He got permission to set up a fund-raising booth at the X Games in Philadelphia, selling chances on skate gear donated by sympathetic pros.

In April 2002, Patrick presented a $5,000 check to the township. He was killed five weeks later. As they sat by his hospital bed, his parents decided they would fulfill his dream.

"It was the very least I can do," Liz said. "He was such a good kid and such a generous kid. We thought, 'This can't be it for him. This is a child who had such spirit and generosity, it can't be over now.' "

They also knew it was the only way their grieving family could survive. So with the help of friends from Roman, the local Irish community, and relatives in Ireland, where Pearse was raised, they threw themselves into raising money for the park and for the first college scholarship designed exclusively for skateboarders.

The group collected $35,000 for the park (the township kicked in another $35,000, and the rest came from other donors) and has given away $50,000 in college scholarships. It also funds two scholarships to Roman. "People have been really kind and helpful to us," Liz said.

Almost everybody.

A park with personality

It took years to find a place to put the park, but once the township settled on an abandoned playground at Hall Avenue and Anzac Road, some neighbors weren't too happy.

Patrick and his friends tipped the project in their favor.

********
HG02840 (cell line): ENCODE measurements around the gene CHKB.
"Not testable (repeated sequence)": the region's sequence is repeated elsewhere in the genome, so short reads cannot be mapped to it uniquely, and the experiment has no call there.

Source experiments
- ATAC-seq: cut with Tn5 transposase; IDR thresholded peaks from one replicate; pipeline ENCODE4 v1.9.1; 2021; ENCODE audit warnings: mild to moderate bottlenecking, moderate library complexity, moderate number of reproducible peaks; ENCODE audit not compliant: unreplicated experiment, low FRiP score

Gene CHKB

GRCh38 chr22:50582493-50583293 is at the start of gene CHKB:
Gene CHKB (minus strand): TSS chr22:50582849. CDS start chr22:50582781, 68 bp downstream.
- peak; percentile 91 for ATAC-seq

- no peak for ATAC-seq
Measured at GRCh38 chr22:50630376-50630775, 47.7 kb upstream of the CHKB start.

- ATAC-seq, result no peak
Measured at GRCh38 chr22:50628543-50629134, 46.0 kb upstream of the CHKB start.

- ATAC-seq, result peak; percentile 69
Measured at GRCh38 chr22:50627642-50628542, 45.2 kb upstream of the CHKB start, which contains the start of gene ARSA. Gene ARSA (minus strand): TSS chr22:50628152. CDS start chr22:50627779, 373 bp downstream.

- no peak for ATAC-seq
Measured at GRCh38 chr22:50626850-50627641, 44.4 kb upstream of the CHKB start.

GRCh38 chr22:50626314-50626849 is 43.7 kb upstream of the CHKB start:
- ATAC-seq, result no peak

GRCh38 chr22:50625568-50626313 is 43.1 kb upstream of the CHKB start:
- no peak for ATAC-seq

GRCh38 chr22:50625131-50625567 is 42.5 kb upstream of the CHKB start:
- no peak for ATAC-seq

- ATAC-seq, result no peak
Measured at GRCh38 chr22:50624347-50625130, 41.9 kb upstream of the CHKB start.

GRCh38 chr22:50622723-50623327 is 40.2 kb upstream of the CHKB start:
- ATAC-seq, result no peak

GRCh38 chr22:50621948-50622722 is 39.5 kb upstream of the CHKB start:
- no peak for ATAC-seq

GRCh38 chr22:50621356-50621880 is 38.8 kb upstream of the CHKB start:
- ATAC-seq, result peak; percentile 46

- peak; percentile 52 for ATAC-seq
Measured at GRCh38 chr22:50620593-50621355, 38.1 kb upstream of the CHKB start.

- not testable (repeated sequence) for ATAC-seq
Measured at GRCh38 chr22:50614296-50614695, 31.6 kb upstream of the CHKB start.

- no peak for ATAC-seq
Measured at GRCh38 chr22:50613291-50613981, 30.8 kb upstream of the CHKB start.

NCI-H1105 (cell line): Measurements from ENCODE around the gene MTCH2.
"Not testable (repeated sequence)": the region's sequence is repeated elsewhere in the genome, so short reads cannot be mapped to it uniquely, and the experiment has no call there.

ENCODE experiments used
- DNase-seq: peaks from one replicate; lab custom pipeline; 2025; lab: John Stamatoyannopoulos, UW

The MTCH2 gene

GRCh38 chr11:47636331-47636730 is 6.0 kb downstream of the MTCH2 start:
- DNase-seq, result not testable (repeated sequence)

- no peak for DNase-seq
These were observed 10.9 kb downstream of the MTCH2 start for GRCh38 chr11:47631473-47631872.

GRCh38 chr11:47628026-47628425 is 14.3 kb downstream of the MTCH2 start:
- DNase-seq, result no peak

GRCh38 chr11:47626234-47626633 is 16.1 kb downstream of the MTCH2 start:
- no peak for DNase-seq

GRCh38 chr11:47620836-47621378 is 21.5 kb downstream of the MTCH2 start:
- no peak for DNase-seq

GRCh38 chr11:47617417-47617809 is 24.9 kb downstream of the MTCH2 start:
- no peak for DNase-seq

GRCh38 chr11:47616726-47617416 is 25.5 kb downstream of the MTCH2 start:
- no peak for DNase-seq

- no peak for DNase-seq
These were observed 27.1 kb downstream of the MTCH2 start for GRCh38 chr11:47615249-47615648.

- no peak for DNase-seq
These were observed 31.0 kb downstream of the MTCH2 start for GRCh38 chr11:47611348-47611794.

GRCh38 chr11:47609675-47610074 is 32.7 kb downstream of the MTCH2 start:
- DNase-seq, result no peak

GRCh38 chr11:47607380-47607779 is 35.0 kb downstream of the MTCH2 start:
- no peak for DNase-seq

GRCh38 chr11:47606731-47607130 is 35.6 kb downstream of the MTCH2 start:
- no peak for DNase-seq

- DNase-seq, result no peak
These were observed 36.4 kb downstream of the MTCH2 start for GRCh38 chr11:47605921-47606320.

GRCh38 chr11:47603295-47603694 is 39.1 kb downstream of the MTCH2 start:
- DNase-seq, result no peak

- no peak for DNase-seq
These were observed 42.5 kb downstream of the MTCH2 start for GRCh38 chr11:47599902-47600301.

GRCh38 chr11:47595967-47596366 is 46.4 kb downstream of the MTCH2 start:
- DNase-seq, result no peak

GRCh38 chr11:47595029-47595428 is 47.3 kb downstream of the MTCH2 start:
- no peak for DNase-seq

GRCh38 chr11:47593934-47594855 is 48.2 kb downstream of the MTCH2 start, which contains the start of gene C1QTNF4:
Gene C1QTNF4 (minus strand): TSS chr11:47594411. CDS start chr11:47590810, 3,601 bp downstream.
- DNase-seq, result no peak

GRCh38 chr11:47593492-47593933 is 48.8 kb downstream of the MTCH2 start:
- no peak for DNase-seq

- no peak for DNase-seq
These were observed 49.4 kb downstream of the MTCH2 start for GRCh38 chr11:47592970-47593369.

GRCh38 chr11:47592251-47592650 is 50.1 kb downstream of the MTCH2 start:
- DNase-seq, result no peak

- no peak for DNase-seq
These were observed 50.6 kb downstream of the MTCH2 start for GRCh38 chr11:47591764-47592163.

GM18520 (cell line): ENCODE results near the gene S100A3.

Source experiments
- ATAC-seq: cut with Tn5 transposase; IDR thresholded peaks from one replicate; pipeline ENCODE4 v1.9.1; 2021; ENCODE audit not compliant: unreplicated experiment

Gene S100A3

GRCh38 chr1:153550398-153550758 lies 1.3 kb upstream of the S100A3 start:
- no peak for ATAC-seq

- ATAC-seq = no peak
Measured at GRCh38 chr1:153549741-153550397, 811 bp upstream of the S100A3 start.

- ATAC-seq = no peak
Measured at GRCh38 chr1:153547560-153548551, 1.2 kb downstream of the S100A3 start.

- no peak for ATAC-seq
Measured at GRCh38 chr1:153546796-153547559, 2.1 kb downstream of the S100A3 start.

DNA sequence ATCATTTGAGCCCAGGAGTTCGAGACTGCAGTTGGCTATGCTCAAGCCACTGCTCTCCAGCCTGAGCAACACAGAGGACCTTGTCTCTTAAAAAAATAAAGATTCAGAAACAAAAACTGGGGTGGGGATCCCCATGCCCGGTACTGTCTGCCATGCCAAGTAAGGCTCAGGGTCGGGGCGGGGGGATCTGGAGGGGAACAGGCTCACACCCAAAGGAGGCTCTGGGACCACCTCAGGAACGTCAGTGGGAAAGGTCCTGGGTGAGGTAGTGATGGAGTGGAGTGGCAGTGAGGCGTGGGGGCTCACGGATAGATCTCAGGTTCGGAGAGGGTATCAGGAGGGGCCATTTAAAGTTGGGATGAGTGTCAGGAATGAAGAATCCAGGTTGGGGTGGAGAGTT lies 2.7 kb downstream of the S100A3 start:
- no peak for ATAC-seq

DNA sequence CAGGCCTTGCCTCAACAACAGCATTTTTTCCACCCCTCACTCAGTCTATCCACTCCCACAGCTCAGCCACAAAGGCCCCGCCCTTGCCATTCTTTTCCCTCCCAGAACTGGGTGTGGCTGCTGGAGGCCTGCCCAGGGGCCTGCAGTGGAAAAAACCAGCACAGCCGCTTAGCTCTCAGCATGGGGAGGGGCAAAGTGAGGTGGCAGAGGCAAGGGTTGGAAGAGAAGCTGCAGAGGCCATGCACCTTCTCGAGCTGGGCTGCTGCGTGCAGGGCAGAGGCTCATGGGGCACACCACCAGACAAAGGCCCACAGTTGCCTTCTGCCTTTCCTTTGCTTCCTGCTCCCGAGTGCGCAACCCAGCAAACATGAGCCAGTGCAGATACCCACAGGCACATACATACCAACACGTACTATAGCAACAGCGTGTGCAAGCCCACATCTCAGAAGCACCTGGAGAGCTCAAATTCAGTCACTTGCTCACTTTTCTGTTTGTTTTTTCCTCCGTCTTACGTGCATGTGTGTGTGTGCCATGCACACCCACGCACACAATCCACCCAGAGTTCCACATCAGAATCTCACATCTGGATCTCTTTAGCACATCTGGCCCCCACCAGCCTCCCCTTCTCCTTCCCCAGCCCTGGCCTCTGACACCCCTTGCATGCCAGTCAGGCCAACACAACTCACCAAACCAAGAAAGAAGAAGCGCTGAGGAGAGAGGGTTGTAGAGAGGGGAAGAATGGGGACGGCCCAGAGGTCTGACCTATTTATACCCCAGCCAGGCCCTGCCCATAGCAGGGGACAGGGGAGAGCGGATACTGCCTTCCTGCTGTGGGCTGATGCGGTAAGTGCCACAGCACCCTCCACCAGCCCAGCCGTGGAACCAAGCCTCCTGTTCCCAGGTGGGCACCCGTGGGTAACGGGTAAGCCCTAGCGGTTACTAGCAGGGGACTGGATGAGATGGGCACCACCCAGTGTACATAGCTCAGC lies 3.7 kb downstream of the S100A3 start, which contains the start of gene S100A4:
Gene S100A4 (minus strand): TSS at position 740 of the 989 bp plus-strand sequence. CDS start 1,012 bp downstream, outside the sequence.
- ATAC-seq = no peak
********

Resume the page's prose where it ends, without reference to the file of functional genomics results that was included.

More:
"Normally, people who are against something have louder voices, but the people who were for it were very vocal about the need for having a park," said Doug Wendell, director of parks and recreation.

Still, the park wasn't approved until April 2008; ground was broken in June.

On many weekends, a group of 60 to 80 skaters helped pour concrete for the bowls and ledges that would one day be their own, and someone's parent would fire up a grill and cook hamburgers and hot dogs.

"The kids that helped were phenomenal. Patrick . . . would have been a major player and standing right next to everyone else. He was a phenomenal kid," Wendell said.

The park features two large pools, a center fountain, a brick bank, pyramids with a grind box on top, and granite and marble ledges.

"It's not a cookie-cutter park at all," said Patrick Boder, 38, one of the designers.

In one corner is a ledge inscribed "In memory of Patrick Kerr." On top is a battered curb that looks like it came straight from a parking lot.

"We like to incorporate curbing wherever we can," said Macdonald, who was touring to talk to kids about education, goal-setting, and staying drug-free.

As Macdonald zipped off, weaving in and out of concrete openings on a sliver of wood, the Kerrs said they would be relieved when the park finally opened.

Watching the middle schoolers champing at the bit to take a spin, Pearse thought about how much his own boys loved skating.

"It was something to see them," he said.

Now he looks forward to coming here from time to time to watch the next generation.

Liz plans to stay involved, too, if only to be close to her youngest son.

"I'll feel like he's here," she said. "This is his park." homepage